Developing models of your databases is exactly what Arrowhead Management does - we'd love to help you create the models that answer these questions!

Sunday, April 5, 2009

Campaign 2008: Lessons Learned for Nonprofits

The nonprofit world watched the 2008 Presidential elections in wonder: how on earth did Obama raise that much money?

Many articles and seminars claim to give you the “secret sauce,” so you can “Obamanize” your fundraising activities.

At Arrowhead Management, we believe that all the Obama campaign did was take the annual fund “best-practices” that we all know and love and scale them up, using the Internet.

Not that there’s anything wrong with that (yes, one of us quotes Seinfeld with wild abandon), but chances are, you’re already Obamanizing your annual fund.

However, the Election 2008 secret sauce that you do need is how to “Nate Silver” your annual fund.


Nate Silver is a young pollster who few had ever heard of, but who absolutely nailed the 2008 Elections by accurately predicting, the morning of the election, the following:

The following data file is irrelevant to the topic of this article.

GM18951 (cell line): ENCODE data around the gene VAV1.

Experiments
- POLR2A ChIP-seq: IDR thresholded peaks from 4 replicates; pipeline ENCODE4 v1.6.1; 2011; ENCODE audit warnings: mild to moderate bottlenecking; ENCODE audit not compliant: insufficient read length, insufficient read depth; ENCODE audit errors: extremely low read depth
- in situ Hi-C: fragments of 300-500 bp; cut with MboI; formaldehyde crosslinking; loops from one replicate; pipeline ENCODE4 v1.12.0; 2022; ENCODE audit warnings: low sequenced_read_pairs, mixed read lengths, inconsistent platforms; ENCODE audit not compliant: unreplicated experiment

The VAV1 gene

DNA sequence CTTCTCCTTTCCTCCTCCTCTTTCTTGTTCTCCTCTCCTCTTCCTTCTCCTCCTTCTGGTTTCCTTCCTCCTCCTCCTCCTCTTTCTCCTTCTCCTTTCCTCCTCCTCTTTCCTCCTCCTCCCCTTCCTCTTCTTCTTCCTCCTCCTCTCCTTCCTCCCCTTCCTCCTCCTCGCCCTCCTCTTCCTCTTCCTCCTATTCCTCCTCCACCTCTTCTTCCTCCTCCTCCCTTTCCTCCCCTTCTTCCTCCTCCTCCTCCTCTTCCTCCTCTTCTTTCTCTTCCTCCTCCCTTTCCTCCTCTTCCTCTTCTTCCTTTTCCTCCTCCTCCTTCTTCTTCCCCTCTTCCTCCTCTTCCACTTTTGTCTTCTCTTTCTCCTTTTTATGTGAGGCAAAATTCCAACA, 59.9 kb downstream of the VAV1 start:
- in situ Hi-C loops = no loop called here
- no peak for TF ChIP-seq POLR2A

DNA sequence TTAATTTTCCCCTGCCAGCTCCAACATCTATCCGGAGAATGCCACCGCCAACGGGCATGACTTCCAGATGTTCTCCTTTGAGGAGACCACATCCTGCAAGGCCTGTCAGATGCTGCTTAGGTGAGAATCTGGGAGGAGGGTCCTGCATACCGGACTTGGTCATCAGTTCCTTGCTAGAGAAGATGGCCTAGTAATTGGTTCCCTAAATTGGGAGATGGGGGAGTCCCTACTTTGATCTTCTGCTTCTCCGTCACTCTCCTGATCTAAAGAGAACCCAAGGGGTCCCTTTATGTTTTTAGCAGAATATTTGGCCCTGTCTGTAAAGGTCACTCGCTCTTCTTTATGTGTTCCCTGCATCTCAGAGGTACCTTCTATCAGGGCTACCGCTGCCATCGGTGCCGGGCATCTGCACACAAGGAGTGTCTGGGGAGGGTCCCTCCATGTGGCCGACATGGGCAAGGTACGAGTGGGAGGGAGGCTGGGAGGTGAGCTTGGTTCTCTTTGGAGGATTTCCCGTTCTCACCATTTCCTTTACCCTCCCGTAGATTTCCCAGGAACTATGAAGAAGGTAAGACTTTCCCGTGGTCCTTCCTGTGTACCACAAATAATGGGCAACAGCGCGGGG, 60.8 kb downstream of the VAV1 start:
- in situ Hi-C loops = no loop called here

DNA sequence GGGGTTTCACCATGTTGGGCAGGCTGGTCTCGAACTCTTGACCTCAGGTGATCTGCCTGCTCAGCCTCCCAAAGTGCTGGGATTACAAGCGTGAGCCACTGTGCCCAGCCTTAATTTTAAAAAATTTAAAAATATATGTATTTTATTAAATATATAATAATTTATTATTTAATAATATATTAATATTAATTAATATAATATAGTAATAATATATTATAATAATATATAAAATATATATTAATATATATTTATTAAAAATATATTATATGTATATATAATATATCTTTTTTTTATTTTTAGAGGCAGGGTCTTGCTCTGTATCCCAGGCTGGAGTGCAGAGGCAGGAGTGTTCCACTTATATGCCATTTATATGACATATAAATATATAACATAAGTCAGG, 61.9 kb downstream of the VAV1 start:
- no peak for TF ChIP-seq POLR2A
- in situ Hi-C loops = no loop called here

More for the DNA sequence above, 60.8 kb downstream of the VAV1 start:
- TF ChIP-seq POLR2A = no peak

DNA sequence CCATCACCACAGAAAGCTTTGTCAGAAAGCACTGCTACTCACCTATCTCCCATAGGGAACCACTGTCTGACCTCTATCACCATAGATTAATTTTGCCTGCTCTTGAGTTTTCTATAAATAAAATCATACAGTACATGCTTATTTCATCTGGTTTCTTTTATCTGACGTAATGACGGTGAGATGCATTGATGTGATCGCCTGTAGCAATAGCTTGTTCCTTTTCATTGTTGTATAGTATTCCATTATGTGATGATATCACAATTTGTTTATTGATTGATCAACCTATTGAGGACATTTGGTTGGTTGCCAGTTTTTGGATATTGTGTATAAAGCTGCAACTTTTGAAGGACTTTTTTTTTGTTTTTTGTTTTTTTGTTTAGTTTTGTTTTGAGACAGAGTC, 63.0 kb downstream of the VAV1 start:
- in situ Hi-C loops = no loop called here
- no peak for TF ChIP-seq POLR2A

1. The presidential winner and percentile…down to the tenth of a percent;
  2. How 49 of 50 states would vote (Obama or McCain), only missing Indiana, (which was a very close call), and;
  3. Every single of the 34 senate winners. He even ventured that Al Franken would win Minnesota by a mere 150 votes (out of over 5MM). Franken is currently ahead by approximately 225 votes and the matter will be settled in court.

Clearly, this kind of polling accuracy comes after decades and decades of work in politics, right?


Silver only “dabbled” in politics before he founded 538. Prior to delving into politics, he was the Managing Director for the “Baseball Prospectus,” a group of baseball thinkers who analyze baseball stats.

In what he probably believes is a greater accomplishment, Silver also predicted the Tampa Bay Devil Rays - arguably, baseball’s worst franchise who had never in its history had a winning season - to do “very well.”

Tampa Bay made it to the 2008 World Series.